I AM a psychiatrist, a doctor specializing in the treatment of mental illness.
Psychiatry is different from other branches of medicine. Psychiatric diagnoses are based on symptoms and history rather than tests and scans. Every person has a unique set of difficulties and strengths, problems and solutions. Everyone is different.
That’s why I love psychiatry: nothing is stable, everything changes and every person is unique. The suffering is real, but so is recovery after a period of crisis. I am in constant awe of the body’s ability to heal and the mind’s ability to grow.
It helps that psychiatric treatments work for most people most of the time, even for serious illnesses like depression, bipolar disorder (manic depression), and schizophrenia. Numerous research studies show that cognitive behavioral therapy (CBT) and antidepressants not only relieve depression, but also reduce relapses. Mindfulness-based therapies are also effective, making the range of options very wide. Even psychedelics could play a role.
Some treatments offer benefits beyond what I could expect. Antipsychotic medications reduce the symptoms of severe mental illness but are also associated with a reduced risk of early death in schizophrenia. When combined with psychological interventions and social support, treatment can make an enormous difference.
Psychological and psychiatric treatments are not perfect. Side effects can occur. Sometimes it takes time to find therapy that will help. But there are a growing number of psychological approaches and new drugs that work in different, better ways to suit a wider range of people. One size doesn’t fit all.
I graduated from Galway Medical School in 1996 and have worked in the Irish Psychiatric Service for almost a quarter of a century. By this point, I must have seen tens of thousands of people with depression, anxiety, bipolar disorder, schizophrenia, and a host of other conditions.
I have also seen many people who were unhappy or with life problems rather than mental illness. These problems require family support, help from friends, and strong social networks. Mental health services are at their best when we focus on mental illness rather than the emotional ups and downs of everyday life. It is harmful to medicalize misfortune.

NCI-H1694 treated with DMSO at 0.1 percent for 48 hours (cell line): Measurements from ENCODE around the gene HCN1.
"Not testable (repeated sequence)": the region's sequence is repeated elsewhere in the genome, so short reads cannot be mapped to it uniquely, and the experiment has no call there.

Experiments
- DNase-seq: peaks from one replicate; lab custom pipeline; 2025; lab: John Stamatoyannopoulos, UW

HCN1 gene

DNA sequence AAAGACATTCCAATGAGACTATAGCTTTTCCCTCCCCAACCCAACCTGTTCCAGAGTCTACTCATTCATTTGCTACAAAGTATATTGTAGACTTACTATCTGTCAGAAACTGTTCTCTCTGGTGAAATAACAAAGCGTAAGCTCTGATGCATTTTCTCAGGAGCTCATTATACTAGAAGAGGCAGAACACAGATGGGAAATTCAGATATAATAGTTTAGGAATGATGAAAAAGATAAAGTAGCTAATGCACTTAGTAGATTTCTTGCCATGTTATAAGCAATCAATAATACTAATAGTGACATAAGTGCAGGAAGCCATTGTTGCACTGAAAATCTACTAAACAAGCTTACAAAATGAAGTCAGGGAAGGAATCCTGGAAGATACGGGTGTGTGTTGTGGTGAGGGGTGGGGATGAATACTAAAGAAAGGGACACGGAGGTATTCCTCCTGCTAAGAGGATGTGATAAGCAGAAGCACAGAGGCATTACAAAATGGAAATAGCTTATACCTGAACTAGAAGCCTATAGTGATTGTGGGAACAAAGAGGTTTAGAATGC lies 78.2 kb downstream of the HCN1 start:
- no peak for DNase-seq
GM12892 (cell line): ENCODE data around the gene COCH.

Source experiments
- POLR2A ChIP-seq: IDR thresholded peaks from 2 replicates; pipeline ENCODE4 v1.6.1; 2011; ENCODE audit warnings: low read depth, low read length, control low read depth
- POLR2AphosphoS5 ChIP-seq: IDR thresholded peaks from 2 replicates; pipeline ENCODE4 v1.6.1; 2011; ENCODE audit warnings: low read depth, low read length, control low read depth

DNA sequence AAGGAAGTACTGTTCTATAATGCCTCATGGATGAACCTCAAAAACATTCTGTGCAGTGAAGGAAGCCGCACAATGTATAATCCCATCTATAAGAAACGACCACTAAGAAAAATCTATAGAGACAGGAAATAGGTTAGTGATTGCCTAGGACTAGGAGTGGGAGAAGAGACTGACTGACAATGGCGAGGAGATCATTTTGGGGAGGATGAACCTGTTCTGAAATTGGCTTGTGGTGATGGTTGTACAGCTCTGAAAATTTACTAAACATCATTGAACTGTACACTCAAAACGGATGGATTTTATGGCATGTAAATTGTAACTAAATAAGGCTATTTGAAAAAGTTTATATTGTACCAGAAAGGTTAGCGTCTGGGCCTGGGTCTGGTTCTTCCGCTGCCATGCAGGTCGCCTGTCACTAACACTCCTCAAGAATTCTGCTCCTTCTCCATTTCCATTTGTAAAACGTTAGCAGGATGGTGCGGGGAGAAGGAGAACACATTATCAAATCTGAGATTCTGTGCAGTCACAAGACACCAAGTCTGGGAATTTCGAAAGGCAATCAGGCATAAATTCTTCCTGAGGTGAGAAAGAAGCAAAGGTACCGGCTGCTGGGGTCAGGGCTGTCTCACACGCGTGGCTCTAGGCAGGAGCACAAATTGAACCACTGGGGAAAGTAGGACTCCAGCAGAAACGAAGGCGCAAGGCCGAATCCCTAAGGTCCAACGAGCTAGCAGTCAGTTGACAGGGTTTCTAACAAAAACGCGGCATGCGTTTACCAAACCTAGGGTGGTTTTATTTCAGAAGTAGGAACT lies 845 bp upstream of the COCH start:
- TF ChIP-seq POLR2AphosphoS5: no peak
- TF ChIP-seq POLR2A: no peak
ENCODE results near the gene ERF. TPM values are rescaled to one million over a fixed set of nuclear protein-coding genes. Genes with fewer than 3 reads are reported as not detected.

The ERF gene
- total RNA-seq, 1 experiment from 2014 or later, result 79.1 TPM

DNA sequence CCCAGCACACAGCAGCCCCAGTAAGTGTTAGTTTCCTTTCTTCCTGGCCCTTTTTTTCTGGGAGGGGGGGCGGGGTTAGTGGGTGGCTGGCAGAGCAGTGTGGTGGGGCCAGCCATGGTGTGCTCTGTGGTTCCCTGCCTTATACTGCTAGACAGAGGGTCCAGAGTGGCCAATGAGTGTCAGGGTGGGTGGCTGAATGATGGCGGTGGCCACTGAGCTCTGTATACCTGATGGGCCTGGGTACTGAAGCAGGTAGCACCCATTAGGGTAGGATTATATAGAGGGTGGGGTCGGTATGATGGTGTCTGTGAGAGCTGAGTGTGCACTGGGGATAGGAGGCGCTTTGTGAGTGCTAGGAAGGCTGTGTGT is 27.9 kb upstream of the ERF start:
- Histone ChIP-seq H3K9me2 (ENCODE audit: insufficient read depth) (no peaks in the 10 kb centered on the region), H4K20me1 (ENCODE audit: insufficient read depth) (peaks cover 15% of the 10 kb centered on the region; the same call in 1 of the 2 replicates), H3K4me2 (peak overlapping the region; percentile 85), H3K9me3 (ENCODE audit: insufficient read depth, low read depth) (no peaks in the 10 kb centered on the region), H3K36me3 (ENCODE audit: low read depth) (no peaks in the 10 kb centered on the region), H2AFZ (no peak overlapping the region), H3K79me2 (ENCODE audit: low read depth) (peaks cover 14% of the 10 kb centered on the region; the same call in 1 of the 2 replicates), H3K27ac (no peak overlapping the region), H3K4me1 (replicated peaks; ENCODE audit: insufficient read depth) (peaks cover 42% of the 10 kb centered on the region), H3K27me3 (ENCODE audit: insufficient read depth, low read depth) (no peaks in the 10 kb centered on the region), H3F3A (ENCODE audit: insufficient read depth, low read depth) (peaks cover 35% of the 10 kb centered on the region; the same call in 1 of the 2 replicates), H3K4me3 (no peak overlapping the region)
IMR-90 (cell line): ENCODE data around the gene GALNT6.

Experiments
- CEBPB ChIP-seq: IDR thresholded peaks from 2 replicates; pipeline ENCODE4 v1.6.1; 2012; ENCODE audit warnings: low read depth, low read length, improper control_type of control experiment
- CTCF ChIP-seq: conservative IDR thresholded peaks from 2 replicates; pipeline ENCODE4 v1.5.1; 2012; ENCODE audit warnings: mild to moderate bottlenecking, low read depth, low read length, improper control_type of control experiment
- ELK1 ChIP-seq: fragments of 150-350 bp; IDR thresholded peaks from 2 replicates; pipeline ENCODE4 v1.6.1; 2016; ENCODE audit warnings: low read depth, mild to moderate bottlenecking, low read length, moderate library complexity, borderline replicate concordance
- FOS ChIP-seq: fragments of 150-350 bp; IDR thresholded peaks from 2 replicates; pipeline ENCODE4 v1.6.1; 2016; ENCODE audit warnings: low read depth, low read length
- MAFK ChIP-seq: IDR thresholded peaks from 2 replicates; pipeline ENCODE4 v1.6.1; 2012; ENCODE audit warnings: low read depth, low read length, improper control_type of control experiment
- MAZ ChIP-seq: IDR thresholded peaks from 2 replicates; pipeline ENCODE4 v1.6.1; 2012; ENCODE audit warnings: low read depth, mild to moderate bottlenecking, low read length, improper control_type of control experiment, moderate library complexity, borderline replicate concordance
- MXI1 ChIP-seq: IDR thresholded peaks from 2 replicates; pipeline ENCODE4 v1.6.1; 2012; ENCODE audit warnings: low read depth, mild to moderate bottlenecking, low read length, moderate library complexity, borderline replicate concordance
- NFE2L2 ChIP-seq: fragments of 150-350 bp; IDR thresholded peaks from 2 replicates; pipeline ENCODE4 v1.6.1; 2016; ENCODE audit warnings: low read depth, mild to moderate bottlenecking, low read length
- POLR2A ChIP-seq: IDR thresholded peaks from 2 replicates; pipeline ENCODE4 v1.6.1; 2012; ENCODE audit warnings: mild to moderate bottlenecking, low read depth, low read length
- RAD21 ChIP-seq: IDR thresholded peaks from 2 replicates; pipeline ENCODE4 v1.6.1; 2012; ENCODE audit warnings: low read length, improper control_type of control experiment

We suffer, heal and help one another in families, communities and societies. We need community solutions to life’s problems, accessible psychological care for mild mental health problems, and specialized inpatient and outpatient services for severe mental illness.
Mental health services have changed significantly over the past few decades. In the 1960s Ireland had over 20,000 people in psychiatric hospitals, the highest rate in the world. By 2020 we had 1,826 adult psychiatric inpatients and 50 under the age of 18 – a dramatic reduction.
We have the third lowest number of inpatient psychiatric beds per 100,000 inhabitants in the EU. Our involuntary sectioning rate is half that of England.
This shift towards community-based care is very positive, but low admission rates come at a price – people with mental illness in prison, homeless or at home, too ill to seek treatment but not ill enough to receive treatment without consent under the statutes mental health.
We need more inpatient beds, but nobody wants to go back to the days of “psychiatry”. Social services need a significant boost, especially for children and young people.
Ireland only spends 5.1% of our healthcare budget on mental health. Sláintecare recommends 10 percent. The World Health Organization suggests 12%. In the UK it is almost 13%.
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This low budget has knock-on effects. Recruitment problems are endemic in psychiatry. Consultant positions typically attract zero applicants. Better resource sourcing would help with recruitment, morale and employee retention. Like all healthcare professionals, physicians enter medicine to help people, but need support and a robust framework to do so.
Positive change is possible. Between 1990 and 2016, the global suicide rate fell by a third. While there is much more progress to be made and even one suicide is one too many, this is a tremendous change by any measure. Even amid the Covid-19 pandemic, the U.S. suicide rate has fallen nearly 6% in 2020. Even in the worst of times, some things can get better.
Properly used, psychological and psychiatric treatments work most of the time for most people, but they are not perfect and are not enough on their own. Psychological engagement and social support are essential. A balance is required, delivered with humility, wholeness, and hope.
We need more services to make this possible. Social and political activism is essential to achieving better funding for mental health services, more housing for people with mental illness, a meaningful safety net for those who fall through the cracks, and reform of criminal law, court procedures and prison policies to provide better protection the rights of people with mental illness.
These issues go well beyond healthcare. Every family in Ireland is affected in some way by mental health issues, mental illness or suicide.
When it comes to mental health, there is no “they”; there is only “us”. We have to change that – and we can.
Brendan Kelly is Professor of Psychiatry at Trinity College Dublin and author of In Search of Madness: A Psychiatrist’s Travels Through the History of Mental Illness (Gill Books).